Monday, March 7, 2011

First Breweries of Oshkosh: Part 2 - Joseph Schussler’s Oshkosh Brewery

In 1850 there were 431 breweries in the United States. Two of those were in Oshkosh.

In November of 1849 Joseph Schussler began setting up Oshkosh’s second brewery after purchasing more than an acre of land from Henry A. Gallup, an early Oshkosh settler. The plot was located on the south side of what is now Bay Shore Drive in the approximate area currently under the address of 1031 Bay Shore Drive.

Oshkosh Democrat September 6, 1850
By all indications, Schussler had ambitious plans for his new brewery. Shortly after purchasing the property from Gallup, Schussler and his business partner, John Freund, placed a series of advertisements in the Oshkosh Democrat announcing that they had “Erected a BREWERY in the village of Oshkosh” and were “prepared to supply the Tavern, Grocery, and Saloon keepers of the surrounding country with good Ale and Beer”. The advertisements end on a note that would be echoed by Oshkosh brewers for the next 120 years with Schussler and Freund promising that their beer was better than that “obtained from abroad under the title of ‘Detroit Ale’ or ‘Milwaukee Beer’”. Already the specter of Milwaukee lager was haunting the brewers of Oshkosh. Small-town anxiety aside, Schussler and Freund charged they were “confident in warranting a superior article”. 

Schussler had every right to feel confident. He had arrived in Oshkosh with an impressive set of skills. Born in Baden, Germany in 1819 he was trained as a brewer and cooper (barrel maker) in his homeland before coming to America. Prior to his arrival in Oshkosh at the age of 30, Schussler had worked for several years as a brewer in Milwaukee and eventually came to be known for his ability as a brewmaster and his singular approach to beer making. It was reported that “His brewing method is different from others, and known only to himself.”

Early on it appears that Schussler’s Oshkosh Brewery was a success. By the summer of 1850 local businesses were advertising that they carried Oshkosh Beer and Schussler’s notices in the paper stating that he and Freund would pay the highest market prices for any quantity of barley indicate the beer had gained a following. But it seems that Schussler’s early success didn’t hold.

At the close of 1850 Schussler’s business partner, John Freund,  appears to have encountered financial difficulties apart from the brewery. And on January 1, 1851 Schussler and Freund dissolved their partnership. Schussler acquired a new partner for the brewery, Francis Tillmans, and in June of 1851 took a second mortgage against the property. If Schussler was trying to leverage his holdings to finance his brewery, the strategy didn’t work. In June of 1852 Schussler signed his assets over to his creditors. The Oshkosh Brewery of Joseph Schussler would not be heard from again.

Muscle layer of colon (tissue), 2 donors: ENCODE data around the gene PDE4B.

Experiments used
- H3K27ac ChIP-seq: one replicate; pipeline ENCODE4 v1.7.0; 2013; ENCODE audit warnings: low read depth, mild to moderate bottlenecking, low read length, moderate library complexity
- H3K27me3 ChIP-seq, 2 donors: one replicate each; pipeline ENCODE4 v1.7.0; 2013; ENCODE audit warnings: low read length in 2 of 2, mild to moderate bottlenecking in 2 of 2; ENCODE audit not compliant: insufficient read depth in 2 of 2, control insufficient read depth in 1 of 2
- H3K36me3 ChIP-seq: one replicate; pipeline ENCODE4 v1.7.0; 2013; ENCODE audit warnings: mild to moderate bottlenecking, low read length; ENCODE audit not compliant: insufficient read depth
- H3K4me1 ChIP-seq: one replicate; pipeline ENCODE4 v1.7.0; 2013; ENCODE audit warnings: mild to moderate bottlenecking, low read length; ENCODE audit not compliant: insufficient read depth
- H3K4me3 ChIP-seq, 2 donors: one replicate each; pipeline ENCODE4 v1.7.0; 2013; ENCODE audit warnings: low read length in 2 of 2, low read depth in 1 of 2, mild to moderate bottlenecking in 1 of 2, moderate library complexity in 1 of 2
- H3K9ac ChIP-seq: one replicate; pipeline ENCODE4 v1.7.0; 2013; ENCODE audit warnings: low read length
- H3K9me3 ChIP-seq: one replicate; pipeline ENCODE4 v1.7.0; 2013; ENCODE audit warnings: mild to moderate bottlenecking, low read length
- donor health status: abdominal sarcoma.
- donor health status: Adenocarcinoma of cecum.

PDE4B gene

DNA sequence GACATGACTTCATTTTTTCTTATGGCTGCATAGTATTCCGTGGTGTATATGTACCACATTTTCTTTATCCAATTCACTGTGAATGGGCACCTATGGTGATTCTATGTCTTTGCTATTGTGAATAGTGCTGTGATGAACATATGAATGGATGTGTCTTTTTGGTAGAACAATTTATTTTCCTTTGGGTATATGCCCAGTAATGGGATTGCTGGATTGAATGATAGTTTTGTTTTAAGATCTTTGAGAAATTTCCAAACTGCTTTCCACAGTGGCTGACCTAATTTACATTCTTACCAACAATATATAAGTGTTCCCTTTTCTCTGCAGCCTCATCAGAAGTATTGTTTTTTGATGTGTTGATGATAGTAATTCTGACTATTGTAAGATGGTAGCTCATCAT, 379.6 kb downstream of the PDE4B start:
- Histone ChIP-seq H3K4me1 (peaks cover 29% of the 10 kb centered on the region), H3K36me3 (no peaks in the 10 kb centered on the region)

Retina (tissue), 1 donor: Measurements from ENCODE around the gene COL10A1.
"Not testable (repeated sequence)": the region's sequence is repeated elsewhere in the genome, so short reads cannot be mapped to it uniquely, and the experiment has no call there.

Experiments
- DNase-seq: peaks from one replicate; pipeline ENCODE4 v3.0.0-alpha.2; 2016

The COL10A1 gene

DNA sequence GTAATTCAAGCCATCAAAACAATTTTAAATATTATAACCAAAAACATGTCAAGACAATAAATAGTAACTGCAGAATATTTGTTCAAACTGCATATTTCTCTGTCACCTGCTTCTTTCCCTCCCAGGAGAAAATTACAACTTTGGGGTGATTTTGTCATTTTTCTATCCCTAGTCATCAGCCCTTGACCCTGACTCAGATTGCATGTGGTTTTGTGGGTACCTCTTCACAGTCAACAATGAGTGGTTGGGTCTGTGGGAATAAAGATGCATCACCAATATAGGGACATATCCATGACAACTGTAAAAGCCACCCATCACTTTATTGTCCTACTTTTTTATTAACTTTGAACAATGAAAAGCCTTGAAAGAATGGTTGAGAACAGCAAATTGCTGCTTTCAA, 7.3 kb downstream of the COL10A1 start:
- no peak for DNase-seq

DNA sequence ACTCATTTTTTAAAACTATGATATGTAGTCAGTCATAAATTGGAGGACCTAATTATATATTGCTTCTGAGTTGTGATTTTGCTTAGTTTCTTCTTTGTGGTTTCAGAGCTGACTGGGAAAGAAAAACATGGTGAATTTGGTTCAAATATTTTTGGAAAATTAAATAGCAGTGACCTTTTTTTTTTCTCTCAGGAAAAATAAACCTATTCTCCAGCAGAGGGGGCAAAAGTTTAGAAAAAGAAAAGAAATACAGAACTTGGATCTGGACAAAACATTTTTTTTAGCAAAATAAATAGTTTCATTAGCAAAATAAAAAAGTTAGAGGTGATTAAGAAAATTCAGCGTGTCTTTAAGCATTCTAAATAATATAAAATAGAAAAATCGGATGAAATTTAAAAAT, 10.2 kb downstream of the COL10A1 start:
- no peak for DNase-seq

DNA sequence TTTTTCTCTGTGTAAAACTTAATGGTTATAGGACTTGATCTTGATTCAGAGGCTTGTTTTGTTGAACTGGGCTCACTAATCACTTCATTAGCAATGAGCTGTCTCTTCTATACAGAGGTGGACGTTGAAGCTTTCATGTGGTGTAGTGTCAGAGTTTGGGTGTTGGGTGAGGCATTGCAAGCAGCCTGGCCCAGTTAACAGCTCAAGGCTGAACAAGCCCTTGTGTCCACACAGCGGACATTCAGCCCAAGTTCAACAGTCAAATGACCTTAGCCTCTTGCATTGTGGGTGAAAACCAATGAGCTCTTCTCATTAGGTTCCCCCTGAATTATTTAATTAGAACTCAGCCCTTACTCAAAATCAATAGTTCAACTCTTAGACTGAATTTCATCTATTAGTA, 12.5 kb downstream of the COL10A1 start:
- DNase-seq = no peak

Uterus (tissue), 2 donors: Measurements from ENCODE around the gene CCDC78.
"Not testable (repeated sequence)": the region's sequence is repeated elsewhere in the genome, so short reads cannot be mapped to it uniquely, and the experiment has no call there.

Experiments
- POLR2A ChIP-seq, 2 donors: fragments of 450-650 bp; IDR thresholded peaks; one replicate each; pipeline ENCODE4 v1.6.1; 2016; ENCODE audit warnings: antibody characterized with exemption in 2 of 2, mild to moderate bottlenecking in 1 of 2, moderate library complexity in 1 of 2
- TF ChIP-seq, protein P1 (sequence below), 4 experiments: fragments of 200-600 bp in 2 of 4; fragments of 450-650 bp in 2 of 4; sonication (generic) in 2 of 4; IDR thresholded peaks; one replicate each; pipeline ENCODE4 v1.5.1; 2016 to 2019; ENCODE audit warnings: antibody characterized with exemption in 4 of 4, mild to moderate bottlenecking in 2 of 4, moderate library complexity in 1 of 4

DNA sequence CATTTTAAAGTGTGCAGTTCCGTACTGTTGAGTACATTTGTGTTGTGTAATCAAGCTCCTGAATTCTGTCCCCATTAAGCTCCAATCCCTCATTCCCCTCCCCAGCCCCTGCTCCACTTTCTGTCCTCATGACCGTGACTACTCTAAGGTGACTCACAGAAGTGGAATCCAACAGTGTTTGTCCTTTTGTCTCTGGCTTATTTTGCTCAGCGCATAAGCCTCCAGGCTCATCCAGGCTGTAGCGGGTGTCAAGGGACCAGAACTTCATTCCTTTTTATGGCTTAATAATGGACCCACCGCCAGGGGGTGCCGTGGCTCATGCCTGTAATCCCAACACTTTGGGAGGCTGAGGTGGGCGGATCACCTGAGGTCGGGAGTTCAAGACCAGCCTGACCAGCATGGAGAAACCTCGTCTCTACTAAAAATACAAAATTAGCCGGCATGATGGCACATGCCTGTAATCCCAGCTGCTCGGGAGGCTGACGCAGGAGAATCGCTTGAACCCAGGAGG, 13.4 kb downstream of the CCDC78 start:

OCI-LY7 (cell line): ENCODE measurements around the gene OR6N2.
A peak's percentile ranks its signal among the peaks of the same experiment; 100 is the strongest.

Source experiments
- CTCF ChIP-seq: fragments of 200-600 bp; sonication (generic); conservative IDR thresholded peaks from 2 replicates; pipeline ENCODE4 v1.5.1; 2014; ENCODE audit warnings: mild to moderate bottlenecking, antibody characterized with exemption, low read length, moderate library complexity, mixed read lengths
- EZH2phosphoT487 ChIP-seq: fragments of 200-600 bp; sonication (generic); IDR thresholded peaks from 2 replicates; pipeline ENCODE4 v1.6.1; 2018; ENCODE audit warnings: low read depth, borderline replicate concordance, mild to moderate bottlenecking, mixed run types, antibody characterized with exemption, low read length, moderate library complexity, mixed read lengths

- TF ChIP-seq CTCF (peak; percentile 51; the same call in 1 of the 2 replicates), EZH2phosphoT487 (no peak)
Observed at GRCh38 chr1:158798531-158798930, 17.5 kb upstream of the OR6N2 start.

Schussler’s involvement with beer in Oshkosh doesn’t end there, though. He stayed on in Oshkosh, moving over to Wisconsin Street and putting his coopering skills to work to earn his living. It appears, though, that in 1860 he had returned to brewing beer in Oshkosh. In the census of 1860 Schussler, once again, identifies himself as a brewer. Where or what he was brewing is not revealed. There were three breweries operating in Oshkosh at this point. Schussler could have been pitching-in at any of them.

In 1861 Schussler’s story takes a tragic and somewhat odd turn. Following in his father’s footsteps, Schussler’s 12 year-old son August had gone to work at the Frey Brewery in Fond du Lac. On January 18, 1861 August Schussler was tending a machine probably used for milling grain at the brewery when he fell into the machinery and was instantly crushed to death. Within months of August Schussler’s death, Joseph Schussler moved his family to Fond du Lac and went to work at the brewery where his son had been killed.

1875 Advertisment for Schussler's Fond du Lac Brewery
Schussler remained at the Frey Brewery until 1865 and then returned to barrel making for several years before establishing his second brewery in 1872. That year Schussler opened the West Hill Brewery on Hickory Street in Fond du Lac. This time, things worked out better. The West Hill Brewery met with wide acceptance in Fond du Lac and by 1878 Schussler was brewing over 1,000 barrels of beer a year, an output that rivaled the larger breweries of Oshkosh. Schussler continued brewing into his 70s and in 1890 turned the brewery over to his sons. Soon thereafter, however, the West Hill Brewery faltered. Though Schussler would live to see the turn of the century, his Fond du Lac brewery folded in 1892. The beer career of Oshkosh’s second brewmaster had come to a close.


  1. Note: August Schuessler was working in his Uncle's brewery, Jacob Frey was married to Dorethea Neukirch. August's mother was Stephanie 'Fannie' Neukirch Schuessler. Another Neukirch sibling, Margaretha 'Marie' Neukirch married C.T. Melms. The father of these girls was Franz Neukirch who started the So. Side Brewery in Milwaukee and handed it over to his son-in-law C.T. Melms. After CT Melms died, Phillip Best (Pabst) purchased the brewery. Thank you for this posted article. Susan M. Meister - 1-4-2014

  2. Thanks, Susan. You're right on all counts. You know your stuff! My plan is to do another post about Schuessler (or Schussler depending on the era) in the coming months. I’ve come across a good bit of other interesting info about him since the book came out and want to get it out there. Just curious, are you by any chance a Schuessler relation? If you’d like to discuss further, contact me at